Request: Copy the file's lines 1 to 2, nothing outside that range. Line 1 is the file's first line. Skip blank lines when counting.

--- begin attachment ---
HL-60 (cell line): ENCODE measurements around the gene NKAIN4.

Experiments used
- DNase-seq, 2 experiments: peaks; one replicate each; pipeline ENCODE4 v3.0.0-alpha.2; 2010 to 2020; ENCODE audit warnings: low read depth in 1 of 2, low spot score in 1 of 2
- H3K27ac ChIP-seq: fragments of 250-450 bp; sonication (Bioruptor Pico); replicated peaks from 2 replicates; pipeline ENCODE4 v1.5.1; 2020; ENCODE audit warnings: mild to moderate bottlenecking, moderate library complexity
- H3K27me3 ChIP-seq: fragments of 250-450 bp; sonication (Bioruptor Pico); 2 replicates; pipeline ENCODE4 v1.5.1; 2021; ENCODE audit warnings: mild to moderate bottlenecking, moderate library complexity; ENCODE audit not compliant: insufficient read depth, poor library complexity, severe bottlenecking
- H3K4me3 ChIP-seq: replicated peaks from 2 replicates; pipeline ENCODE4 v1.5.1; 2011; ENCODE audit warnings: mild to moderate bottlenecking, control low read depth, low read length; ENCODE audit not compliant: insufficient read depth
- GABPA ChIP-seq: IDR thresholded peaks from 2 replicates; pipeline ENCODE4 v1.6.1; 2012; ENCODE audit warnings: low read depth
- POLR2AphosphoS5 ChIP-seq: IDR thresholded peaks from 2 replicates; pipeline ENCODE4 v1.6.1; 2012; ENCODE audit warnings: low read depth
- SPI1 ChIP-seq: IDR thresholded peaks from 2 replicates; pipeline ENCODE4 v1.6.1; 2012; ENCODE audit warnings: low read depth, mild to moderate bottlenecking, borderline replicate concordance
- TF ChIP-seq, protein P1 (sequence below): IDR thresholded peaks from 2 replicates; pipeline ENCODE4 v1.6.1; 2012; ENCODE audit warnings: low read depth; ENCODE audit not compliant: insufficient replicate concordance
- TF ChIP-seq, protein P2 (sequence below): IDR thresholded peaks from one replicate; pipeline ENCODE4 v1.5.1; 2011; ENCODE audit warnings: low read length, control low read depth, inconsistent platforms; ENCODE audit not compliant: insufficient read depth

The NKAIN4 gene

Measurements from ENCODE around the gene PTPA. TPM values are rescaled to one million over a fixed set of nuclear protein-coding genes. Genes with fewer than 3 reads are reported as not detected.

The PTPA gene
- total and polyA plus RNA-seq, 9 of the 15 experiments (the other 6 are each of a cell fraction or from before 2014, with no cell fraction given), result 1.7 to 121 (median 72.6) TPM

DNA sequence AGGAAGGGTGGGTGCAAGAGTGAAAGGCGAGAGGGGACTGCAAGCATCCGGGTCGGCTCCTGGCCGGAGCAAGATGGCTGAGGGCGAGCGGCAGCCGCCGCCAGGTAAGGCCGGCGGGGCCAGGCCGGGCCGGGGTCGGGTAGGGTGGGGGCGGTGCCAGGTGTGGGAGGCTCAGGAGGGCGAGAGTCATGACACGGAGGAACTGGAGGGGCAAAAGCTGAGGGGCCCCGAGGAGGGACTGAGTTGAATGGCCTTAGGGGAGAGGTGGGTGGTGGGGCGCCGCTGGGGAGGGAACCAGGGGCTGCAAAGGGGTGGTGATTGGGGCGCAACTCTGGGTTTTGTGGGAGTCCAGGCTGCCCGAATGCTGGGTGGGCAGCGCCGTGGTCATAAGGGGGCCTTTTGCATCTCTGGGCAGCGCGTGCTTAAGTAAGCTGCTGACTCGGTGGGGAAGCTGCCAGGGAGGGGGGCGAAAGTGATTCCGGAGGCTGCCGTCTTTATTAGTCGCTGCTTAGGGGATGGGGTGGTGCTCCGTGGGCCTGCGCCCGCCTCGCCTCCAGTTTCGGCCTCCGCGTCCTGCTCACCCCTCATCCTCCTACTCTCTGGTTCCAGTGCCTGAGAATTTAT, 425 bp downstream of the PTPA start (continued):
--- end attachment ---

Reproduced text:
HL-60 (cell line): ENCODE measurements around the gene NKAIN4.

Experiments used